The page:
Soft tissue sarcoma

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Treatments for soft tissue sarcoma

If you have soft tissue sarcoma, your healthcare team will create a treatment plan just for you. It will be based on your health and specific information about the cancer. When deciding which treatments to offer for soft tissue sarcoma, your healthcare team will consider:

  • the grade and stage
  • where the cancer started in the body
  • the type of soft tissue sarcoma
  • what you prefer or want

The care and treatment of people with soft tissue sarcoma is often done by a healthcare team that is experienced in dealing with soft tissue sarcoma. Most cases of soft tissue sarcoma need to be managed by many specialists, including a radiologist, surgeon, medical oncologist and radiation oncologist.

You may be offered one or more of the following treatments for soft tissue sarcoma.


Surgery is the main treatment for most soft tissue sarcomas. Depending on the size and location of the tumour, you may have one or more of the following types of surgery.

Wide local excision removes the cancer along with some normal tissue around it. It is used to treat soft tissue sarcoma that is only in the area where it started (localized). It may also be used for soft tissue sarcoma that has come back in the area where it started (local recurrence).

Limb-sparing surgery removes a tumour from an arm or a leg (a limb) without removing the whole arm or leg. It is used to treat soft tissue sarcoma that is only in an arm or a leg and hasn’t spread anywhere else in the body.

Mohs surgery removes the cancer in layers, little by little, until no cancer remains. It may be used for soft tissue sarcoma that can be seen near the surface of the skin.

Reconstructive surgery repairs the skin and nearby area after the tumour is removed. When a large area has been removed to make sure the cancer is completely gone, the doctor rebuilds the area using a piece of tissue from another part of the body.

Amputation removes all or part of a limb. It is not usually done for soft tissue sarcoma. Amputation may be needed if the cancer has grown into certain nerves, blood vessels and muscles so the limb won’t work properly or if there will be many long-term problems after surgery.

Lymph node dissection removes a group of lymph nodes from the body. It may be done for soft tissue sarcoma that has spread to nearby lymph nodes.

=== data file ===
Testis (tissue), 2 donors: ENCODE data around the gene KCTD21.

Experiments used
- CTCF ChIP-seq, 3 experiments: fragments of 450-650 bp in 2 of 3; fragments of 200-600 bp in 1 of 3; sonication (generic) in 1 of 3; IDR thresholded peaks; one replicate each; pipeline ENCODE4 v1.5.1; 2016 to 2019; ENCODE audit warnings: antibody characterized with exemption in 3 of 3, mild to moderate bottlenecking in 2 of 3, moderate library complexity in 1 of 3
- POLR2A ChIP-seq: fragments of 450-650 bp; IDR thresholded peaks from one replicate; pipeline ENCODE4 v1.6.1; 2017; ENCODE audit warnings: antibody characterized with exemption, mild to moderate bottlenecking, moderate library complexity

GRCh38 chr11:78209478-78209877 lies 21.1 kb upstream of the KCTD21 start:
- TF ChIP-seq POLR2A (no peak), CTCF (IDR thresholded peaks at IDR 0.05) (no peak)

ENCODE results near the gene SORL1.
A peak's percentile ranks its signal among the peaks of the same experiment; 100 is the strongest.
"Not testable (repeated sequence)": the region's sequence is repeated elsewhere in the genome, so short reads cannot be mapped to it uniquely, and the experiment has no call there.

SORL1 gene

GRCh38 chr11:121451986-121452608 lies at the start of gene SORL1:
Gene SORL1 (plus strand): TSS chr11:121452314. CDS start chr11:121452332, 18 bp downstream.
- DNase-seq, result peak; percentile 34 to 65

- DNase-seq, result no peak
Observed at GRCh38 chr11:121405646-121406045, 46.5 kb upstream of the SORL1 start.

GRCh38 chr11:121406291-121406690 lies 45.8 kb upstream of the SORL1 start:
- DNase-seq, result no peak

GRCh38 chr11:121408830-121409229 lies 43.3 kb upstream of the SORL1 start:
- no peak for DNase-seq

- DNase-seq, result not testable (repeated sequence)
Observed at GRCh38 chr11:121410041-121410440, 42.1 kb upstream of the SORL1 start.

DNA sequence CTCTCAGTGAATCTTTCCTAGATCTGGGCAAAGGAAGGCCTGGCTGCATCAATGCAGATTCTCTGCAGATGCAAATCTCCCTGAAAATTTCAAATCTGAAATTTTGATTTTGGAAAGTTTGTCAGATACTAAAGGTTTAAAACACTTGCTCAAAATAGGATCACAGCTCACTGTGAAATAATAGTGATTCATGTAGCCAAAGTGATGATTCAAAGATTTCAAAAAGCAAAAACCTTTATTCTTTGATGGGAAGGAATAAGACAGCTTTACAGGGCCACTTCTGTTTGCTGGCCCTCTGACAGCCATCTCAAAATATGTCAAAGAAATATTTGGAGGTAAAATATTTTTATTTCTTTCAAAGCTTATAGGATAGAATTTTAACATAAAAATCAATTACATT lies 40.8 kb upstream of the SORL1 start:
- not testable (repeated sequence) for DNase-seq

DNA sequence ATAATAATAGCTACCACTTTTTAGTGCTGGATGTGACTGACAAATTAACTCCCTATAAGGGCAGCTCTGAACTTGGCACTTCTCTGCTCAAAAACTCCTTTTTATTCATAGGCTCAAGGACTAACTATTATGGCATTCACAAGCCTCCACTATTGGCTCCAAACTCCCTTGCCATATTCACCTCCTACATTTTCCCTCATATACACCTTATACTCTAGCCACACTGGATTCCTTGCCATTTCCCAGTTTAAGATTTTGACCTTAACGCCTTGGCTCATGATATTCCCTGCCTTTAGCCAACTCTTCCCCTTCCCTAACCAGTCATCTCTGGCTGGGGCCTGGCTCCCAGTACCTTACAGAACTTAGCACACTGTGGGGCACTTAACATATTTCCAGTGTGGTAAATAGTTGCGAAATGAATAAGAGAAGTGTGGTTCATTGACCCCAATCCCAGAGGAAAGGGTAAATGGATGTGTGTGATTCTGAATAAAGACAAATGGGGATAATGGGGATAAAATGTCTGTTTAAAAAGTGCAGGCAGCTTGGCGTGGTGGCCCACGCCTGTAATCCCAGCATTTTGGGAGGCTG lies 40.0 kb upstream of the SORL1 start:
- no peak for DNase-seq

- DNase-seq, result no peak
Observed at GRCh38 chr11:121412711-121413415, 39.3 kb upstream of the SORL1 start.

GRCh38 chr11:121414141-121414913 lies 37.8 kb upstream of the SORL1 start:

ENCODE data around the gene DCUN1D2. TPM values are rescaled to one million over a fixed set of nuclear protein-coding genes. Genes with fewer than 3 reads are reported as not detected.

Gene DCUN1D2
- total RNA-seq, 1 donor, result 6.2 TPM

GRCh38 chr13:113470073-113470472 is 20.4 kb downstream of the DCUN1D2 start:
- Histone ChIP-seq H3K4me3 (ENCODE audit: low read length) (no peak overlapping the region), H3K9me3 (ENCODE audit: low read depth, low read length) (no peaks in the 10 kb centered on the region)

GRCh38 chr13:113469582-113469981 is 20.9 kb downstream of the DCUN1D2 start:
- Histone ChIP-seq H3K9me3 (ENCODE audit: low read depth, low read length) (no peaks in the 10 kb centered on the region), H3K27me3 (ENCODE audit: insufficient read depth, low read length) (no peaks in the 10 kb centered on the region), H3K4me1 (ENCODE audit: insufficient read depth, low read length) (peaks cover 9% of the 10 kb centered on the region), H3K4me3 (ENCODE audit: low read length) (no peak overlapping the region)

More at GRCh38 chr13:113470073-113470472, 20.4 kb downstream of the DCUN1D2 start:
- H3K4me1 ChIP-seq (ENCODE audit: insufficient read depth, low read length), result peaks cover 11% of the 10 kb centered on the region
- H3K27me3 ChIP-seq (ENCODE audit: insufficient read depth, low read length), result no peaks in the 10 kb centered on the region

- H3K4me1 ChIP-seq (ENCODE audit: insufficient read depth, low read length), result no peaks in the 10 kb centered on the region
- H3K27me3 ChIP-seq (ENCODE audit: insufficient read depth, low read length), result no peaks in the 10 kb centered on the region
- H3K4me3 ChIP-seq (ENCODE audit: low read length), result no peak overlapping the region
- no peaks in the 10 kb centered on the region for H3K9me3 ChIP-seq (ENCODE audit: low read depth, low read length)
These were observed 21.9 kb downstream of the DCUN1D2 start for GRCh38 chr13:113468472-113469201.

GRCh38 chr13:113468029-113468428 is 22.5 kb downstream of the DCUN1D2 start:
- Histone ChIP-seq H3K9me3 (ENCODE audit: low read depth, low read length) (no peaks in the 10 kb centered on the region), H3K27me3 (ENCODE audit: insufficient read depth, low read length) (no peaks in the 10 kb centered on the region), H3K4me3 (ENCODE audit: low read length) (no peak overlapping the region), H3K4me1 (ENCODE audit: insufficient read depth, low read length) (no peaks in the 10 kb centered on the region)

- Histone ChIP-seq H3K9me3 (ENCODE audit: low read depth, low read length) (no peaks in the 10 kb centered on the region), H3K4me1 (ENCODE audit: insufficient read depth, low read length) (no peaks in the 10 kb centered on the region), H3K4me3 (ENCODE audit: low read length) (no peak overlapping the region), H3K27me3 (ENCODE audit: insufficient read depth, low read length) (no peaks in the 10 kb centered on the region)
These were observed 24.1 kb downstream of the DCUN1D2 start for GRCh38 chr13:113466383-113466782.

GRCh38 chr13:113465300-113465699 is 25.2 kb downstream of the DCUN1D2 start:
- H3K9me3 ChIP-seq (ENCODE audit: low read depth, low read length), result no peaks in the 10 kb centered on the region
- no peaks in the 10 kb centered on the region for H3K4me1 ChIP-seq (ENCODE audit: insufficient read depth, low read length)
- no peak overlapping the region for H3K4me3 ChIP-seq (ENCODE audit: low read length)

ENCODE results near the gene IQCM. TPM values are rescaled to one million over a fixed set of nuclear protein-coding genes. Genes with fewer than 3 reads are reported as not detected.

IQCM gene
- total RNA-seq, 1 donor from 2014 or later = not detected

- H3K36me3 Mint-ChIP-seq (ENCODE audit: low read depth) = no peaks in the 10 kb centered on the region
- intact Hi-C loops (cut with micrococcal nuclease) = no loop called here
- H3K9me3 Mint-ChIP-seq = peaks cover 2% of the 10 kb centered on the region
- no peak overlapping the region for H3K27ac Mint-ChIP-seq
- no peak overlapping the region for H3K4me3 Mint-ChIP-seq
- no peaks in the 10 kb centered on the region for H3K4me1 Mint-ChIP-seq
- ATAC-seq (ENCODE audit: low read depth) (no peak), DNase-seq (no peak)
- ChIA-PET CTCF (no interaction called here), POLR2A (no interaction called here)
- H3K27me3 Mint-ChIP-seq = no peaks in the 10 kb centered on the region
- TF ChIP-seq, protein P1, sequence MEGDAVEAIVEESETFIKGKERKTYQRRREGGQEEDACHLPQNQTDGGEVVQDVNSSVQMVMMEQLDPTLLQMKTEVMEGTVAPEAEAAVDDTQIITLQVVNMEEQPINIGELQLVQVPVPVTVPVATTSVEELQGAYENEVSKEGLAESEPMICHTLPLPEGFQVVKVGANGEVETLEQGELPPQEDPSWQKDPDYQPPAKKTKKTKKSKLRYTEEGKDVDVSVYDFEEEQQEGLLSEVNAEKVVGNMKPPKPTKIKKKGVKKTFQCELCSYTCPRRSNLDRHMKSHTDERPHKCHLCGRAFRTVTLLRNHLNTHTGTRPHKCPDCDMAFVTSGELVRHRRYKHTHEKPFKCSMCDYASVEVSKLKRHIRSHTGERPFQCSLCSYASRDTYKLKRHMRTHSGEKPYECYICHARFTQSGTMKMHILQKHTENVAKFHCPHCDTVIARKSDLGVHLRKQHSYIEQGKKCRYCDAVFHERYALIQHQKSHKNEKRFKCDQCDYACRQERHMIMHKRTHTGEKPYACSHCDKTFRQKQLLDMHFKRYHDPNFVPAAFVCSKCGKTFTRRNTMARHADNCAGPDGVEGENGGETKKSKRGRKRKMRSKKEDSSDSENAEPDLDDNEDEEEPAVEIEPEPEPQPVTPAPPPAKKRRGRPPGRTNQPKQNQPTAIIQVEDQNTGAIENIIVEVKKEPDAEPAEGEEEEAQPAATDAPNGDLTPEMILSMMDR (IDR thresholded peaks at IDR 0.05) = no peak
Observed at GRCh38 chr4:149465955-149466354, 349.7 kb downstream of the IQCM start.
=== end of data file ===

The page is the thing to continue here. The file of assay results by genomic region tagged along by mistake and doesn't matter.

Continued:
Surgery for lung metastases may be done to remove metastatic soft tissue sarcoma that has spread to only one area or a few areas in the lungs.

Radiation therapy

Radiation therapy uses high-energy rays or particles to destroy cancer cells. External radiation therapy may be given before or after surgery. It is most often used for high-grade soft tissue sarcomas to lower the risk of the cancer coming back where it started.


Chemotherapy uses anticancer (cytotoxic) drugs to destroy cancer cells. It is most often used to treat advanced soft tissue sarcoma. It can also be used to lower the risk of the cancer coming back. The most common chemotherapy drug used is doxorubicin (Adriamycin).

Targeted therapy

Targeted therapy uses drugs to target specific molecules (such as proteins) on or inside cancer cells to stop the growth and spread of cancer and limit harm to normal cells. It is usually used in people with advanced soft tissue sarcoma. A targeted therapy drug that may be used is pazopanib (Votrient).

Follow-up care

Follow-up after treatment is an important part of cancer care. You will need to have regular follow-up visits, especially in the first 5 years after treatment has finished. These visits allow your healthcare team to monitor your progress and recovery from treatment.

Clinical trials

Talk to your doctor about clinical trials open to people in Canada with soft tissue sarcoma. Clinical trials look at new ways to prevent, find and treat cancer. Find out more about clinical trials.

Questions to ask about treatment

To make the decisions that are right for you, ask your healthcare team questions about treatment.


The use of imaging techniques (such as x-rays, CT scan or MRI) to study, diagnose and treat disease.

A doctor who specializes in using imaging techniques is called a radiologist.

medical oncologist

A doctor who specializes in diagnosing and treating cancers using chemotherapy, biological therapy, hormonal therapy and supportive therapy.

The medical oncologist is often the primary healthcare provider for a person with cancer and will coordinate with other specialists.

radiation oncologist

A doctor who specializes treating cancers using radiation therapy.


Referring to or having to do with cancer cells that do not look or act like normal cells (undifferentiated) and tumours that tend to grow and spread quickly.


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